ECRU compliance officers will undertake spot checks in WA after another bus incident
The Sector > Quality > Compliance > ECRU compliance officers will undertake spot checks in WA after another bus incident

ECRU compliance officers will undertake spot checks in WA after another bus incident

by Freya Lucas

June 15, 2022

Compliance officers from Western Australia’s Department of Communities’ Education and Care Regulatory Unit (ECRU) will undertake extra spot checks of early childhood education and care (ECEC) services after yet another incident when a child was left unattended in a vehicle while in the care of an ECEC provider. 


“It is unacceptable that despite notifications and warnings of the hazards of leaving children in care on vehicles unattended it is still occurring,” said Phil Payne, Executive Director – Regulation and Quality of the Department of Communities. 


“While it is positive that many centres have reviewed their policies and implemented suitable practices, some have still not. These centres are on notice that ECRU compliance officers will be undertaking compliance checks to ensure that their policies and procedures are adequate.”


The latest incident relates to an outside school hours care (OSHC) service in Esperance, which faced the State Administrative Tribunal earlier this week, being ordered to pay $10,000 and $2,000 for contravention of the Education and Care Services National Law (Western Australia) and Regulations following the incident which took place in July 2021.


An investigation by the ECRU established that on 28 July 2021 a four-year-old girl was picked up from a primary school in Esperance, along with seven other children, and transported to an after-school care session at the service.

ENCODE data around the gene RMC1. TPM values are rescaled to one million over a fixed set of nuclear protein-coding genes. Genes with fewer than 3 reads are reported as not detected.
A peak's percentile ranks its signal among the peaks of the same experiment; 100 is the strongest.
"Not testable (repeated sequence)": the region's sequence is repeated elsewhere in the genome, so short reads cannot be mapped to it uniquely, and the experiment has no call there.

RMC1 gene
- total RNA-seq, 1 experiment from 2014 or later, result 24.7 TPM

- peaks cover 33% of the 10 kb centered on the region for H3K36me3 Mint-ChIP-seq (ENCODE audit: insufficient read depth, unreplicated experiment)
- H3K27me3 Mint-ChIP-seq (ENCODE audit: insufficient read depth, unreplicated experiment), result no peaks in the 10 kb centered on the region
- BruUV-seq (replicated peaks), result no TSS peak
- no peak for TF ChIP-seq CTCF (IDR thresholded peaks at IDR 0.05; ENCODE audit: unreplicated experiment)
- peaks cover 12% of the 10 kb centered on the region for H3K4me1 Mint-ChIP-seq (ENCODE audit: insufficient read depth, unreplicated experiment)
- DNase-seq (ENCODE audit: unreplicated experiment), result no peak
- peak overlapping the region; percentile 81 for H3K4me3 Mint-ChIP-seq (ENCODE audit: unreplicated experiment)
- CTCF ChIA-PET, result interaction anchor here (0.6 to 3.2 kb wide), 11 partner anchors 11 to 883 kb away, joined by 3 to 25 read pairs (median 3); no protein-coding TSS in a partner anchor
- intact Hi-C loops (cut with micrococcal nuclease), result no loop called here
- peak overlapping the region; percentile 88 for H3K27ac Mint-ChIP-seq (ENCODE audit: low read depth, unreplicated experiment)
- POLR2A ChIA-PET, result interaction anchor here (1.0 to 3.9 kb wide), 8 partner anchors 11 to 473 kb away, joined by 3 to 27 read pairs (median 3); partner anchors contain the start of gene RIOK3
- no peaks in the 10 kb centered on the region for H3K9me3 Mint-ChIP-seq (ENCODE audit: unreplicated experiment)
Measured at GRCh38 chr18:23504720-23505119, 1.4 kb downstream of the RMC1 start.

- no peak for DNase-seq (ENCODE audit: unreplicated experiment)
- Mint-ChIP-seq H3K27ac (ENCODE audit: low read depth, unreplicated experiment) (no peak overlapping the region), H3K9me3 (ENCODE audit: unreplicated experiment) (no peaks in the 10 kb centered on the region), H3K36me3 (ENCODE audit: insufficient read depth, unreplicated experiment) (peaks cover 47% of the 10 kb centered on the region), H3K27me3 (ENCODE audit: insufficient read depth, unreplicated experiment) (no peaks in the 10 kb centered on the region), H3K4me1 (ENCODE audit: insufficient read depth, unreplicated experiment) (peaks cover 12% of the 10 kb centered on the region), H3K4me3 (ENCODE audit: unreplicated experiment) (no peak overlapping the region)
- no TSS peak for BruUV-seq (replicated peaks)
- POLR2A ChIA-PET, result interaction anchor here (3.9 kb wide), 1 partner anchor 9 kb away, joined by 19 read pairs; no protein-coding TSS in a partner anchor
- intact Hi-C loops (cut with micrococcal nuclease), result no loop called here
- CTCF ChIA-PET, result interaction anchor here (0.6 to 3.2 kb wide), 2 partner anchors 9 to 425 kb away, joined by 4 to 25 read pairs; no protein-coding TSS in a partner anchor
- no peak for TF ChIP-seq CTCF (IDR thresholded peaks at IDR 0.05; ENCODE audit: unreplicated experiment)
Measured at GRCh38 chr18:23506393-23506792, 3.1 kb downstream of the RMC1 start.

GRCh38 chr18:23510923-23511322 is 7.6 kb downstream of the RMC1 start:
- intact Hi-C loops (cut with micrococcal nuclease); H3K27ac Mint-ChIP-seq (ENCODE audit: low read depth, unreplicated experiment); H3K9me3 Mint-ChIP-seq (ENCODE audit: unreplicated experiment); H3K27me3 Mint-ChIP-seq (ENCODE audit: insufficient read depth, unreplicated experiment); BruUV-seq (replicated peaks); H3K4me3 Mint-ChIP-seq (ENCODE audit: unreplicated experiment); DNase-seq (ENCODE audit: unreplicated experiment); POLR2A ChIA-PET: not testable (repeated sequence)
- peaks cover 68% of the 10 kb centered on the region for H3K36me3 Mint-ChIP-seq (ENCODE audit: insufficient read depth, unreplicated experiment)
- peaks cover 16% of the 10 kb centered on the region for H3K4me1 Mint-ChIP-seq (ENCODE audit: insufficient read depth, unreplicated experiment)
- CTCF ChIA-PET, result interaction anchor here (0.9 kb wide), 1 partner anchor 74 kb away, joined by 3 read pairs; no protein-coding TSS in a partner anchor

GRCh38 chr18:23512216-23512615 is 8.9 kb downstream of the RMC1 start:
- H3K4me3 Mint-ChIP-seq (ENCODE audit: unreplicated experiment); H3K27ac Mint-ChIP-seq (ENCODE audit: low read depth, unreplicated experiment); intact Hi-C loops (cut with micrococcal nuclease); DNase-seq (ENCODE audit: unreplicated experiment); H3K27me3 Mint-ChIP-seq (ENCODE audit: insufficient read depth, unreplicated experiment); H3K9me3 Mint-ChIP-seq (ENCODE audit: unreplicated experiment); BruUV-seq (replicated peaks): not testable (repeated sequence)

All of the other children went into the service, however the educator was not aware a child had been left on the locked bus. The child was left alone and unsupervised for a period of between four and five minutes before being found by chance, and not as a result of the service’s policies and procedures.


The ECRU has stressed on a number of occasions that it is the responsibility of approved providers to ensure they have robust practices in place that are regularly audited to ensure that they are being followed by all staff.


This includes reviews of policies and procedures setting out the obligations of service providers when children arrive at and depart the service.


“In situations where children are disembarking vehicles, two educators should be present – one to supervise the children, and one to physically check that all the children have disembarked the vehicle,” the ECRU said.


“It is very concerning that in all recent cases, centres did not have adequate practices and training in place, despite the widespread reporting of these types of incidents in recent years,” Mr Payne added. 


“As we have seen in other states, a child being left unsupervised in a vehicle, even for a short period of time, can have tragic consequences.”

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